Prior to adoption of SFAS 123R, we accounted for stock option grants under the intrinsic value method in accordance with the provisions of APB Opinion No. 25, “Accounting for Stock Issued to Employees.” Accordingly, compensation cost related to stock option grants to employees had been recognized only to the extent that the fair market value of the stock exceeded the exercise price of the stock option at the date of the grant. We recognized compensation expense for the fair value of restricted stock unit (“RSU”) grants ratably over the applicable vesting period. The fair value was based on the market price of our stock on the date of grant. We recorded share-based compensation related to stock options in accordance with the accelerated methodology described in FASB Interpretation No. 28, “Accounting for Stock Appreciation Rights and Other Variable Stock Option or Award Plans.”

Results of Operations

Revenue

     Revenue increased to $171.1 million in 2006, compared to $147.5 million in 2005 and $115.8 million in 2004. The increase in 2006 compared to 2005 was due to a full year of sales of the MicroMaxx system, which has a higher average selling price, expanded international operations, and increased direct sales to hospitals. The increase in 2005 compared to 2004 was primarily due to the introduction of the MicroMaxx system in June 2005 and project orders from governmental entities.

United States

     U.S. revenue increased to $89.7 million in 2006, compared to $79.8 million in 2005 and $61.3 million in 2004. The increase in 2006 compared to 2005 was primarily attributable to increased direct sales to hospitals, offset by a decrease in U.S. government sales due to a large order in the first quarter of 2005 and the integration of our sales channel partner addressing the physician office market. The increase in 2005 compared to 2004 was due to changes in our product mix as well as increased direct, U.S. government and distributor sales and increased average selling price due to MicroMaxx introduction.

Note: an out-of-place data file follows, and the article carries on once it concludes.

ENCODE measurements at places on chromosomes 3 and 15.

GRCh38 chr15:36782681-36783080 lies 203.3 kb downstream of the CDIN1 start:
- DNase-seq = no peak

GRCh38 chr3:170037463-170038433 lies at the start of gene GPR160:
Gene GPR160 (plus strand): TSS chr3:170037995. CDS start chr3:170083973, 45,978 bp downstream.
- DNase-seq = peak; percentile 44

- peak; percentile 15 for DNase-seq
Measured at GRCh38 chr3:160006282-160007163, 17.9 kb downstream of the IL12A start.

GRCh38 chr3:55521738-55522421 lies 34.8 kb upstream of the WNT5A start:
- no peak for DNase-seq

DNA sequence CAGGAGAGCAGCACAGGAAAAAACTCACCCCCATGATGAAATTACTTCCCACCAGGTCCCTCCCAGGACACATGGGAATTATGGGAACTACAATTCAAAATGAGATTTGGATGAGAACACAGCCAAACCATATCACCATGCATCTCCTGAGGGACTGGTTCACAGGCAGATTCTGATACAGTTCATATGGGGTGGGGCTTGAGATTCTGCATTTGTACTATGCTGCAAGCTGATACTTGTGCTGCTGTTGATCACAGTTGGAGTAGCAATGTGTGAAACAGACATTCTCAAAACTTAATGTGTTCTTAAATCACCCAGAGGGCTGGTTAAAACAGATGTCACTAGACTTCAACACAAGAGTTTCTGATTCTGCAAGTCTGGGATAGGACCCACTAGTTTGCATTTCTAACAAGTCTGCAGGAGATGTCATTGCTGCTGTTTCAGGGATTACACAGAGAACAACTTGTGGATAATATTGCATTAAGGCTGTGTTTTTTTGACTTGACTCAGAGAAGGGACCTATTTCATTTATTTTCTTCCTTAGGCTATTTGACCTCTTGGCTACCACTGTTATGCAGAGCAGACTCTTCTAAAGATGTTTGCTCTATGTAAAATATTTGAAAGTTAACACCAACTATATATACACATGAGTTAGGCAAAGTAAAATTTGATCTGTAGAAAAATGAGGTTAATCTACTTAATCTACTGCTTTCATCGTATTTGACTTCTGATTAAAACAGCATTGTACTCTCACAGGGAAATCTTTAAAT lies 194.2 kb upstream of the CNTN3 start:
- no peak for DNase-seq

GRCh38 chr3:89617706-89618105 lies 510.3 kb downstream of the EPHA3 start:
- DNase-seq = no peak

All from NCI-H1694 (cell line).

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International

     Revenue from Europe, Africa and the Middle East increased to $48.9 million in 2006, compared to $41.2 million in 2005 and $35.0 million in 2004. The increase in 2006 compared to 2005 was primarily due to increased sales in our direct subsidiaries in Europe, offset by decreased sales to our distributor in Italy. Changes in exchange rates had minimal impact on revenue in 2006.

     The increase in 2005 compared to 2004 was primarily due to an increase in sales to our distributors in Europe and India, and an increase in revenue from direct sales in France and Spain that was partially offset by decreases in direct sales to Germany. Changes in exchange rates had minimal impact on revenue in 2005.

     Revenue from Canada, Latin and South America and Asia Pacific (excluding Japan) increased to $19.9 million in 2006 compared to $14.5 million in 2005 and $9.8 million in 2004. The increase in 2006 compared to 2005 was due to increased direct sales in Canada and Australia and increased sales to our distributors in Latin and South America. The increase in 2005 compared to 2004 was primarily due to an increase in sales to our distributors in Latin and South America, large government sales in South America and an increase in direct sales in Australia and Canada.

     Revenue from Japan increased to $12.6 million in 2006 compared to $11.9 million in 2005 and $9.7 million in 2004. The increase in 2006 compared to 2005 was primarily due to distribution sales through our new distributor, Fukuda Denshi. The increase in 2005 was primarily due to sales under a new exclusive TITAN distribution arrangement and initial sales under our exclusive iLook system distribution arrangement with our distributor, Nippon Sherwood Medical Industries.